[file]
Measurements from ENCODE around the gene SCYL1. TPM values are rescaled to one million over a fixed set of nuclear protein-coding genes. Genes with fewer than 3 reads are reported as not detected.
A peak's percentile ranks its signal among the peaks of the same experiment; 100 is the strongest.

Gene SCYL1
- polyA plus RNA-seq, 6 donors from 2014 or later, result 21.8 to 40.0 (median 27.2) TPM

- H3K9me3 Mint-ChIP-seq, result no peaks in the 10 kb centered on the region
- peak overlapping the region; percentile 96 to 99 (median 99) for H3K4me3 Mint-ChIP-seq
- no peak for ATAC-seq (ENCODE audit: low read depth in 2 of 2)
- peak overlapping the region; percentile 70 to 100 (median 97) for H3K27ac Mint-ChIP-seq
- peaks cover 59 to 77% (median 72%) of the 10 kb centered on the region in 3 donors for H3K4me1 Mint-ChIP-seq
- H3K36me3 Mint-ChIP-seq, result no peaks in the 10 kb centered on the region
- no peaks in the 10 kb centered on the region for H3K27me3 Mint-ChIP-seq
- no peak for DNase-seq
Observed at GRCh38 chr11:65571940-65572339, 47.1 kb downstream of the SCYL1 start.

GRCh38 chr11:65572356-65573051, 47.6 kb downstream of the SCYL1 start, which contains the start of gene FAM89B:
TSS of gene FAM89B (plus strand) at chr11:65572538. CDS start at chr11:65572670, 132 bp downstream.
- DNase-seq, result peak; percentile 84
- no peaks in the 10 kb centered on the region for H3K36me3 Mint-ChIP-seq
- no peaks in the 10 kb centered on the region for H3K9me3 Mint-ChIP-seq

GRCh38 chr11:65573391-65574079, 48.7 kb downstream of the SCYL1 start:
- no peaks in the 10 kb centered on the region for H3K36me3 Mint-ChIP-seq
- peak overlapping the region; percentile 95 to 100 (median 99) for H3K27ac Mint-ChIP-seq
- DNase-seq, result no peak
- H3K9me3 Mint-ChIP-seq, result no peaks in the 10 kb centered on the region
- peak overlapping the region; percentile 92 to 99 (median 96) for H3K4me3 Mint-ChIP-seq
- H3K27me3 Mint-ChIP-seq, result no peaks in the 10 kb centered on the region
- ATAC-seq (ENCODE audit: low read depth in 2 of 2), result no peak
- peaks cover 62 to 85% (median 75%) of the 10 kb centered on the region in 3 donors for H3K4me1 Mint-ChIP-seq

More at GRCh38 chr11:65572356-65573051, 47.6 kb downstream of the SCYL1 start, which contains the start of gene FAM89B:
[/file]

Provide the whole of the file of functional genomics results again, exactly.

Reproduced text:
Measurements from ENCODE around the gene SCYL1. TPM values are rescaled to one million over a fixed set of nuclear protein-coding genes. Genes with fewer than 3 reads are reported as not detected.
A peak's percentile ranks its signal among the peaks of the same experiment; 100 is the strongest.

Gene SCYL1
- polyA plus RNA-seq, 6 donors from 2014 or later, result 21.8 to 40.0 (median 27.2) TPM

- H3K9me3 Mint-ChIP-seq, result no peaks in the 10 kb centered on the region
- peak overlapping the region; percentile 96 to 99 (median 99) for H3K4me3 Mint-ChIP-seq
- no peak for ATAC-seq (ENCODE audit: low read depth in 2 of 2)
- peak overlapping the region; percentile 70 to 100 (median 97) for H3K27ac Mint-ChIP-seq
- peaks cover 59 to 77% (median 72%) of the 10 kb centered on the region in 3 donors for H3K4me1 Mint-ChIP-seq
- H3K36me3 Mint-ChIP-seq, result no peaks in the 10 kb centered on the region
- no peaks in the 10 kb centered on the region for H3K27me3 Mint-ChIP-seq
- no peak for DNase-seq
Observed at GRCh38 chr11:65571940-65572339, 47.1 kb downstream of the SCYL1 start.

GRCh38 chr11:65572356-65573051, 47.6 kb downstream of the SCYL1 start, which contains the start of gene FAM89B:
TSS of gene FAM89B (plus strand) at chr11:65572538. CDS start at chr11:65572670, 132 bp downstream.
- DNase-seq, result peak; percentile 84
- no peaks in the 10 kb centered on the region for H3K36me3 Mint-ChIP-seq
- no peaks in the 10 kb centered on the region for H3K9me3 Mint-ChIP-seq

GRCh38 chr11:65573391-65574079, 48.7 kb downstream of the SCYL1 start:
- no peaks in the 10 kb centered on the region for H3K36me3 Mint-ChIP-seq
- peak overlapping the region; percentile 95 to 100 (median 99) for H3K27ac Mint-ChIP-seq
- DNase-seq, result no peak
- H3K9me3 Mint-ChIP-seq, result no peaks in the 10 kb centered on the region
- peak overlapping the region; percentile 92 to 99 (median 96) for H3K4me3 Mint-ChIP-seq
- H3K27me3 Mint-ChIP-seq, result no peaks in the 10 kb centered on the region
- ATAC-seq (ENCODE audit: low read depth in 2 of 2), result no peak
- peaks cover 62 to 85% (median 75%) of the 10 kb centered on the region in 3 donors for H3K4me1 Mint-ChIP-seq

More at GRCh38 chr11:65572356-65573051, 47.6 kb downstream of the SCYL1 start, which contains the start of gene FAM89B: